Your business emergency fund should also cover your business liabilities- in other words, debt payments that you must make. This will include things like:
- Business loan payments
- Monthly credit card minimums
The last thing your business emergency fund should cover depends on your personal financial situation. If you have a personal emergency fund already in place, you can skip this one. If you don’t have a personal emergency fund, then you’ll also need to build your owner pay into your business emergency fund.
Let’s do an example.
Let’s say your essential fixed monthly expenses are $1,200 a month, you have a monthly minimum credit card payment of $250 a month, and you need your business to pay your $3,000 a month. One month of emergency fund savings is $4,450.
So, how many months of saving should you save?
Even though everyone goes on and on about having 3 months of emergency savings, focus on having one month of savings at first. Emotionally, it will feel more doable and one month is still enough to bail you out of some tough situations!
Step 2: Fund Your Account
Now that you know how much you need to save, it’s time to fund your accounts. This is what most people feel the most overwhelmed by.
There are different methods for funding your business emergency fund. I recommend trying several methods at once. This will accelerate your emergency fund growth and take the strain off any one area of your business finances.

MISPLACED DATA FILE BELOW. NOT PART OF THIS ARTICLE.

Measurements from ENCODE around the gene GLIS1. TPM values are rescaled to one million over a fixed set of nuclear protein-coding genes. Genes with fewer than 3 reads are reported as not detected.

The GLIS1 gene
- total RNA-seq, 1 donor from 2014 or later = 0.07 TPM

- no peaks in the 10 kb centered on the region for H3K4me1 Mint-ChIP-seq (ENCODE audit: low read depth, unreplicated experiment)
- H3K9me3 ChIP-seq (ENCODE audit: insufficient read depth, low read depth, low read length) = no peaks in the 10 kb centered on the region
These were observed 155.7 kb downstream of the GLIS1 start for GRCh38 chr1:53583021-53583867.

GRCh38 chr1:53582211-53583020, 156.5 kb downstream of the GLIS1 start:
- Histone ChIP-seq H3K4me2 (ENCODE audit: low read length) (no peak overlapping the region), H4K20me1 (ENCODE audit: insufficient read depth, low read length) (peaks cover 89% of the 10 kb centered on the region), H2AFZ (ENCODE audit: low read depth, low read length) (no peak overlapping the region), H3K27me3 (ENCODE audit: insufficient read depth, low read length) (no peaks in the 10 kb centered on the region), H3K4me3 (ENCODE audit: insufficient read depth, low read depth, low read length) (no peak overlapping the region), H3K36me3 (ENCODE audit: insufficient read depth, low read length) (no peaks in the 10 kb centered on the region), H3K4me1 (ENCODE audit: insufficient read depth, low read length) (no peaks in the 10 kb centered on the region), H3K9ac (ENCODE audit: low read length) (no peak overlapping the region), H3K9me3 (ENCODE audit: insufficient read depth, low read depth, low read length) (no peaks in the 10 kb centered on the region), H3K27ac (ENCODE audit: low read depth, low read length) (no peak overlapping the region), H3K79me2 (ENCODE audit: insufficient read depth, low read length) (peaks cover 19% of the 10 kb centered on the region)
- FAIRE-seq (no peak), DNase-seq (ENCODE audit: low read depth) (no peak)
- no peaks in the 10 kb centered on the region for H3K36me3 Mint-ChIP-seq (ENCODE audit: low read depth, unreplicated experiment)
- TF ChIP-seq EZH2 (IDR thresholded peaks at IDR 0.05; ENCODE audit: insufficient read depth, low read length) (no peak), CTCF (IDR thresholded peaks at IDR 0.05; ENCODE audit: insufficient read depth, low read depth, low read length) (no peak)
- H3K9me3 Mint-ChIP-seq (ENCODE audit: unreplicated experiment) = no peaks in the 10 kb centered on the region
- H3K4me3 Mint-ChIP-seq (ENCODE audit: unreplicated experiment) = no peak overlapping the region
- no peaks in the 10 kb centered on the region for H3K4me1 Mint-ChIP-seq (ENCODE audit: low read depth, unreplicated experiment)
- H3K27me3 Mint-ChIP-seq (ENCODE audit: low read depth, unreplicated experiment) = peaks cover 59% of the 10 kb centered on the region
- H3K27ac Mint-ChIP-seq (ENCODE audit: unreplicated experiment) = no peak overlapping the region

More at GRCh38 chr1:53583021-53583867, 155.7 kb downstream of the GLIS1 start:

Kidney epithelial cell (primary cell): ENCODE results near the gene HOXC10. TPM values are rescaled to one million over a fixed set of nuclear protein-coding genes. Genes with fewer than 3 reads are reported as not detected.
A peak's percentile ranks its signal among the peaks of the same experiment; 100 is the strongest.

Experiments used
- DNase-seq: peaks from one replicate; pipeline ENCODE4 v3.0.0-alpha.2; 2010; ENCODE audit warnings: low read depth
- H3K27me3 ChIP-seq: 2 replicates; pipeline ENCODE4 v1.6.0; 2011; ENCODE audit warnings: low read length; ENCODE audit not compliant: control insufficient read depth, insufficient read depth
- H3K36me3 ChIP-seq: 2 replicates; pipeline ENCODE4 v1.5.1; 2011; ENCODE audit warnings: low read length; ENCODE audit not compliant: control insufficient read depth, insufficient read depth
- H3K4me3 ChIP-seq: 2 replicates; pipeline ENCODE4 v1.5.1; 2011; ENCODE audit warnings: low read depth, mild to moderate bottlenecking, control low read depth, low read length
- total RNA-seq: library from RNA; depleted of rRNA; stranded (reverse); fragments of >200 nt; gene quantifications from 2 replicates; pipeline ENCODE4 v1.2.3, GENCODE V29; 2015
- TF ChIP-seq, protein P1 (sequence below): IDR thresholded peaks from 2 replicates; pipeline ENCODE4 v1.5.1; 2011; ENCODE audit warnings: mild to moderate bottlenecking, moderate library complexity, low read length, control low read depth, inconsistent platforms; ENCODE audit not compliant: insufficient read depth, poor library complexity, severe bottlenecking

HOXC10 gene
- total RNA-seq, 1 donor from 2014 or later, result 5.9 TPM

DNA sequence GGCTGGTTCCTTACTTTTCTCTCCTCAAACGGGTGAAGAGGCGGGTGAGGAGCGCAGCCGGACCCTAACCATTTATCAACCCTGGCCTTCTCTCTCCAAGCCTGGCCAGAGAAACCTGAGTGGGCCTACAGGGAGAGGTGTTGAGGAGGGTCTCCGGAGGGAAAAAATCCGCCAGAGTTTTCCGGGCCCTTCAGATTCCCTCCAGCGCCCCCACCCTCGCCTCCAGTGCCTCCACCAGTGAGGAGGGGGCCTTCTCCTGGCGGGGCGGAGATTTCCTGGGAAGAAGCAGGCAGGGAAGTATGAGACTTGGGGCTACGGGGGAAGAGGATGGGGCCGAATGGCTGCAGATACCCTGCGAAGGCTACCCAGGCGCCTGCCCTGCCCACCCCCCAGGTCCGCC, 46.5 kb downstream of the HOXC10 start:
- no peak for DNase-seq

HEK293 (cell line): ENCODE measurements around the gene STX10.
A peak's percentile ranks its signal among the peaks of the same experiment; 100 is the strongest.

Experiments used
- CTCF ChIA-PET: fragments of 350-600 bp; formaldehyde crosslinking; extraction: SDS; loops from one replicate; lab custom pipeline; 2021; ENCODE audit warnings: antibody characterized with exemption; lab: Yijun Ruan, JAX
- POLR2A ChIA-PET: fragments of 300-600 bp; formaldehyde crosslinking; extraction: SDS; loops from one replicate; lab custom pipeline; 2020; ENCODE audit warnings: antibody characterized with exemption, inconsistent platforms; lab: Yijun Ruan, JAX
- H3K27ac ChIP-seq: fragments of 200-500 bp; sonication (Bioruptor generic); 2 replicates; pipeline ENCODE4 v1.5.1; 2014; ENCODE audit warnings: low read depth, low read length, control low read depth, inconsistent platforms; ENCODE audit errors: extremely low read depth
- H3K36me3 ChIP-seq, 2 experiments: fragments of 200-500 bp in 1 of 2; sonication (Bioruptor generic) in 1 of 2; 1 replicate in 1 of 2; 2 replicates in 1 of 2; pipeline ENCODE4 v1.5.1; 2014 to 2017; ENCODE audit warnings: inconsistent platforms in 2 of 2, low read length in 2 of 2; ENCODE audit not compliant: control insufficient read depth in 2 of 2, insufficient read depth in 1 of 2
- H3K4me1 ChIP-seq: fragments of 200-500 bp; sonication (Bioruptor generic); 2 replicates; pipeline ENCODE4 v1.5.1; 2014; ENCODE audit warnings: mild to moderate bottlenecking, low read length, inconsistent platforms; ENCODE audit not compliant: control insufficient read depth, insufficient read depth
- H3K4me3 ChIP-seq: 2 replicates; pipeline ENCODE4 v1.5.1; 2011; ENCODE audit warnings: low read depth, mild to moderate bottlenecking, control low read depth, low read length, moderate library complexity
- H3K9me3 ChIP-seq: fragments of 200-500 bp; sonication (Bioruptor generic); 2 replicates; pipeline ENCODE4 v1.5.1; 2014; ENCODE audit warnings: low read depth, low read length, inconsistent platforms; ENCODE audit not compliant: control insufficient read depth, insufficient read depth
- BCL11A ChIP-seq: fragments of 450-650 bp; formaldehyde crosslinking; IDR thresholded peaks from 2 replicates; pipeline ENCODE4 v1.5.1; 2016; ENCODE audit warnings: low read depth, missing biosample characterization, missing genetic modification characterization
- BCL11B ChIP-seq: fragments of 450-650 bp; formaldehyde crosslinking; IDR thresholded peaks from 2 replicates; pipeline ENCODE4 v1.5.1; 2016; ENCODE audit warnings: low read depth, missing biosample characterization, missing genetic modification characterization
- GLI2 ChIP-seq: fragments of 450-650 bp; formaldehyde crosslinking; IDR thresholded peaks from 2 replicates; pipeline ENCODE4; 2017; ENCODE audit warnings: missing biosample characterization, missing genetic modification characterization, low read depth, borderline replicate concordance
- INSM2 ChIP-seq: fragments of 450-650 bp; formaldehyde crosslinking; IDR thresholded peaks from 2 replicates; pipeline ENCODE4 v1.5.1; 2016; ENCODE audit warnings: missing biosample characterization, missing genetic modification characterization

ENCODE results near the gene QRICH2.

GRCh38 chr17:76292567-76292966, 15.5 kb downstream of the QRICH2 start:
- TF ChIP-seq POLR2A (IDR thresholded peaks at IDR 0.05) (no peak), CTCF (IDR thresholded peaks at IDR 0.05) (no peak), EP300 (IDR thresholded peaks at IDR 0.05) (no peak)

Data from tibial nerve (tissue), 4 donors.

Instead of trying to save at the end of every month, when your finances are exhausted, put small chunks of money aside every week. For example, if you decide you want to save $100 month for your business emergency fund, put $25 a week into your business savings. You’re WAY less likely to miss $25 than $100 and you’ll hardly notice that it’s gone.
Set up a recurring weekly transfer at your bank and let your emergency fund build.
Save in small daily digital increments
A savings app, like Qapital and Digit, quietly save money for you in the background. The point of these apps is to save small bits of money on a daily basis, which adds up over time. Digit and Qapital work a little bit differently.
Digit analyzes your income and spending habits and uses its algorithm to figure out what you can afford to save and transfers it into your Digit savings account. Basically, it makes savings decisions for you, before you can bail out and splurge on something you don’t really need. It also has a no-overdraft guarantee so you don’t have to worry about Digit draining your bank account.
This is a great option if you’re prone to spending instead of saving and have trouble holding yourself accountable for savings.
Qapital is another saving app where you can create rules that trigger savings. One of my favorite rules is the Round Up rule, which rounds up the change in your spending to the nearest dollar (or even $2 if you want to go wild!) and transfers it to your Qapital savings account.
You can also create rules based on other behaviors, like buying a cup of coffee at Starbucks or posting on social media. It’s really fun to come up with ways to force yourself to save!